Dark Reading is part of the Informa Tech Division of Informa PLC

This site is operated by a business or businesses owned by Informa PLC and all copyright resides with them.Informa PLC's registered office is 5 Howick Place, London SW1P 1WG. Registered in England and Wales. Number 8860726.

Risk

5/26/2009
06:00 PM
Dark Reading
Dark Reading
Products and Releases
50%
50%

Cyber Secure Institute Analyzes Virginia Health Database, UC-Berkeley Hacks

Institute demonstrates inherent risks in e-health, cites range of protections to ensure the privacy of data and the protection of individuals and families

WASHINGTON--(BUSINESS WIRE)--Today, Rob Housman, the Executive Director of the Cyber Secure Institute, released this statement concerning the recent hacks showing the vulnerability of the healthcare of Americans:

Have you ever told your doctor something private that you wouldn't want your friends and neighbors or a tabloid paper to know?

Have you ever received a medical test result that you wouldn't want shared with your employer?

Recent attacks demonstrate that your most private healthcare information is seriously at risk. And, absent major changes, the risks will grow exponentially.

Last month, hackers attempted to extort $10 million after breaking into a Virginia State web site used by pharmacists to track prescription drug abuse. The records of more than 8 million patients were deleted and a ransom note was put on the Virginia Prescription Monitoring Program's homepage, demanding $10 million dollars in exchange for the return of the records.

At almost the same time, The University of California at Berkeley disclosed that hackers had broken into their health-services database. The University began sending out notification letters to current and former students. The hackers had access to, and may have taken, health insurance information and medical information. The breach in the server took place from October 9, 2008 until April 9 this year, when administrators discovered messages left behind by foreign hackers. These are not the first instances where cybercriminals have stolen the private healthcare information of Americans. Last December, Lawanda Jackson pleaded guilty to violating federal privacy laws by selling private medical data from celebrities, including Britney Spears, Farah Fawcett and Maria Shriver (wife of California Governor Arnold Schwarzenegger), to the National Enquirer tabloid. Last October, cybercriminals attacked Express Scripts, one of America's largest processors of pharmacy prescriptions, threatening to release personal information of millions of Americans unless their demands were met. There is an ongoing investigation into the Express Scripts incident. These recent attacks provide cause for real concern among cybersecurity experts and healthcare professionals alike. Inadequate cybersecurity systems put our most personal data at risk.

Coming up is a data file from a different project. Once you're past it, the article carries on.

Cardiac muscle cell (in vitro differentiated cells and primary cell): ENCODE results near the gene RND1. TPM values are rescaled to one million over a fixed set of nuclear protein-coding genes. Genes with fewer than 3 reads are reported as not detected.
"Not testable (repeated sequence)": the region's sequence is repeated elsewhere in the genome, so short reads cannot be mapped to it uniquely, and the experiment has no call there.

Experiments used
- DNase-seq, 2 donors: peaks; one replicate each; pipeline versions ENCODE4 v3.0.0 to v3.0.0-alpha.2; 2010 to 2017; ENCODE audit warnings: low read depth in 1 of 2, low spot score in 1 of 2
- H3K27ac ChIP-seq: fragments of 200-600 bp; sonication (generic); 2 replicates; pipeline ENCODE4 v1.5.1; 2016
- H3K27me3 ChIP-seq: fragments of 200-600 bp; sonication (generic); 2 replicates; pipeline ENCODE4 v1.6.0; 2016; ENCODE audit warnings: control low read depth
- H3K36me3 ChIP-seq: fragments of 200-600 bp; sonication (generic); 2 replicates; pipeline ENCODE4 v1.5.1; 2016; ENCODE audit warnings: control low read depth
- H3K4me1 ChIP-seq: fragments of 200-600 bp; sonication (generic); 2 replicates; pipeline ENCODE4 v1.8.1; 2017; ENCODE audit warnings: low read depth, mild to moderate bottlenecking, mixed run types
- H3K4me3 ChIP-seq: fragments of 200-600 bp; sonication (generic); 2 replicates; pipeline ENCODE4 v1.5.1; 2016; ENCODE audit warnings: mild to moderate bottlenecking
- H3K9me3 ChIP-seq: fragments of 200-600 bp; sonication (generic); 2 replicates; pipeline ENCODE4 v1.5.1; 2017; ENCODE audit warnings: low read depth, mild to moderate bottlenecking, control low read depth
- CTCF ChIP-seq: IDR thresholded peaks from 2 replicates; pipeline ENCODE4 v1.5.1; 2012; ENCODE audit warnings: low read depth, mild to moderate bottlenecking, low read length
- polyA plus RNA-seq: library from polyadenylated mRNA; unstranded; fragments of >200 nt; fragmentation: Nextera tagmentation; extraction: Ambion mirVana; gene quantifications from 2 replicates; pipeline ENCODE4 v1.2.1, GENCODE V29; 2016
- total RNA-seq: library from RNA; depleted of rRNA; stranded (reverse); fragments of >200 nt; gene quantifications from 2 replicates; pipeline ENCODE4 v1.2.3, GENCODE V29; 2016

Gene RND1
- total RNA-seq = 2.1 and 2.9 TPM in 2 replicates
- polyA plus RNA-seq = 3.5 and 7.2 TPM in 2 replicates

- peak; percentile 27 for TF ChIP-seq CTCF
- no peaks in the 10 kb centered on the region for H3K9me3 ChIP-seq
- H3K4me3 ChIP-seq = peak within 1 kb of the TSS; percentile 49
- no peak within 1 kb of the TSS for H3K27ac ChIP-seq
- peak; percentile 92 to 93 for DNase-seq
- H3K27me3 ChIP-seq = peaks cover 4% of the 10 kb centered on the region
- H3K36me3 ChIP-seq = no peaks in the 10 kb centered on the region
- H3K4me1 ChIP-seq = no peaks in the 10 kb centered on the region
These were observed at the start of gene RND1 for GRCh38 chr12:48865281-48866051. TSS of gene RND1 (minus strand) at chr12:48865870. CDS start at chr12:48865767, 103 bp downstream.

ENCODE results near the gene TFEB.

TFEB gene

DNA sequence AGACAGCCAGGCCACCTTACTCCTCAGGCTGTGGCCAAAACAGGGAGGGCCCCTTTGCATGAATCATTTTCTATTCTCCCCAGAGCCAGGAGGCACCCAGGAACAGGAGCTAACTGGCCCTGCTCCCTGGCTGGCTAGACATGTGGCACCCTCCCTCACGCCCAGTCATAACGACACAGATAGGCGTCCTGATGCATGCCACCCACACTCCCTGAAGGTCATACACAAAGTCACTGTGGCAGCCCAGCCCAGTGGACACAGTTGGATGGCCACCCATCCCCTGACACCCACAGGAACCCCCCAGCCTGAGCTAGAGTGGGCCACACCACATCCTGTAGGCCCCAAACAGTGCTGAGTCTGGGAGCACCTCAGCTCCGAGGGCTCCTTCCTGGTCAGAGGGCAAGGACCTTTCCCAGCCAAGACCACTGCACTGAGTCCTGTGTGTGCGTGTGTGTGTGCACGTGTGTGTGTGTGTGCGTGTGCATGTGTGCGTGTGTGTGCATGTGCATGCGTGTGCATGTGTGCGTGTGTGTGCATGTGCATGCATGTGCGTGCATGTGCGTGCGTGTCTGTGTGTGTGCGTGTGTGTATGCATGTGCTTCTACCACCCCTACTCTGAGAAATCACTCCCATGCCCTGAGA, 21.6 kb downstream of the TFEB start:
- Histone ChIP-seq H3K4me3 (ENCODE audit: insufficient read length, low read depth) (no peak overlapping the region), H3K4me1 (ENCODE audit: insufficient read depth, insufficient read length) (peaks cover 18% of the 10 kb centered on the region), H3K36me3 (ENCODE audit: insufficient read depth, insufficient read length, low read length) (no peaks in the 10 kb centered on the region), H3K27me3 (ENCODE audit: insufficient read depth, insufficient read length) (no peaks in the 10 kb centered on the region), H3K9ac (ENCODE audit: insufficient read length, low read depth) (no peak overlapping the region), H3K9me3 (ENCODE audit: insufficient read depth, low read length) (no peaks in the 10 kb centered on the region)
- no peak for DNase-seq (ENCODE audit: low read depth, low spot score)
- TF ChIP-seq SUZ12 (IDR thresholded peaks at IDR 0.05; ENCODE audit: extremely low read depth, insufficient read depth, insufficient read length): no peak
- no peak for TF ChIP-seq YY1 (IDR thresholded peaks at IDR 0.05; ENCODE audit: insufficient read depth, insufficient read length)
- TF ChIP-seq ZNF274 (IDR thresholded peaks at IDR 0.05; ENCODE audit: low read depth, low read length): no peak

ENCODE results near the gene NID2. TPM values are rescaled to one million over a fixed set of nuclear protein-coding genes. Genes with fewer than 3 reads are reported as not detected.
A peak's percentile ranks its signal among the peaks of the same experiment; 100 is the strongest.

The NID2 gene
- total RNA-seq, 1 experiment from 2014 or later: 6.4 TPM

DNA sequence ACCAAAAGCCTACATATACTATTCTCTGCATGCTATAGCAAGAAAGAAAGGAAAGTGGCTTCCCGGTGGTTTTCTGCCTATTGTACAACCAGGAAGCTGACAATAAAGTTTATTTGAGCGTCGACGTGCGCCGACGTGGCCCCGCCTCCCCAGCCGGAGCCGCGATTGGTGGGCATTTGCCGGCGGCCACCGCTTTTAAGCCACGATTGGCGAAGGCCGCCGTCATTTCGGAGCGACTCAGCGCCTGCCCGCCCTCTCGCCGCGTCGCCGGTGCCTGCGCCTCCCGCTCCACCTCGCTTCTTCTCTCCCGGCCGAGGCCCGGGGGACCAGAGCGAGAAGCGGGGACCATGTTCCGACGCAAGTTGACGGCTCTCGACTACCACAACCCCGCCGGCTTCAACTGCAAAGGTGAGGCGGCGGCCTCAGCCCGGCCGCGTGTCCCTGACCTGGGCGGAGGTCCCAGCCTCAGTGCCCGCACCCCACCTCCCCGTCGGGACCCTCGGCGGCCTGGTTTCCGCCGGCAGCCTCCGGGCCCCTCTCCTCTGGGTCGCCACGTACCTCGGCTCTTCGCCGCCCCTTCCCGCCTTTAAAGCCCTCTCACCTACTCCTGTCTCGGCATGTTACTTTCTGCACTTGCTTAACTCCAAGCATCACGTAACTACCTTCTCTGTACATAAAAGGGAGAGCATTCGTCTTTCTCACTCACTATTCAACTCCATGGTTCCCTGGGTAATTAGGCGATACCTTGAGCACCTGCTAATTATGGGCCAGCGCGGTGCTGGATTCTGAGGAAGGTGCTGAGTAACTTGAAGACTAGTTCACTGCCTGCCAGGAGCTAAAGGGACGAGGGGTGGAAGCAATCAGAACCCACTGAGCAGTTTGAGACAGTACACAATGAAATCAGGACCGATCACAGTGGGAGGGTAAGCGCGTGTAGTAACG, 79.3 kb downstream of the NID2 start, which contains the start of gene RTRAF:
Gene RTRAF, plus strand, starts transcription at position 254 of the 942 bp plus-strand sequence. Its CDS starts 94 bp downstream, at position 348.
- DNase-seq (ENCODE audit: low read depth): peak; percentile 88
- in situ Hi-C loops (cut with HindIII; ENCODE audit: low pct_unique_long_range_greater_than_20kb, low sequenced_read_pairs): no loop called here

What is more disturbing is that the problem is likely to get exponentially worse—unless drastic changes are made. President Obama's healthcare plan is heavily focused on the use of electronic health records to help modernize our nation's healthcare system. The recent stimulus package provides $19 billion for the next two years for the use of health information technology and President Obama has pledged an additional $50 billion total over the next five years. The benefits of "e-Health" are substantial and this is a policy direction our nation should be taking.

However, absent vastly more effective cybersecurity measures, the implementation of e-Health will significantly increase the risks for all Americans. Any e-Health system must be built upon only certified secure, best available IT technologies. The NSA has certified two technologies—the Integrity Global Security operating platform and the Tenix Interactive Link Device—against the most sophisticated cyber threats as being secure against even sophisticated, hostile, well-funded attacks. Only systems like these that are tested, proven and certified at these high levels of security robustness should be trusted with the nation's private healthcare information. Anything less puts the most personal information of all Americans at risk.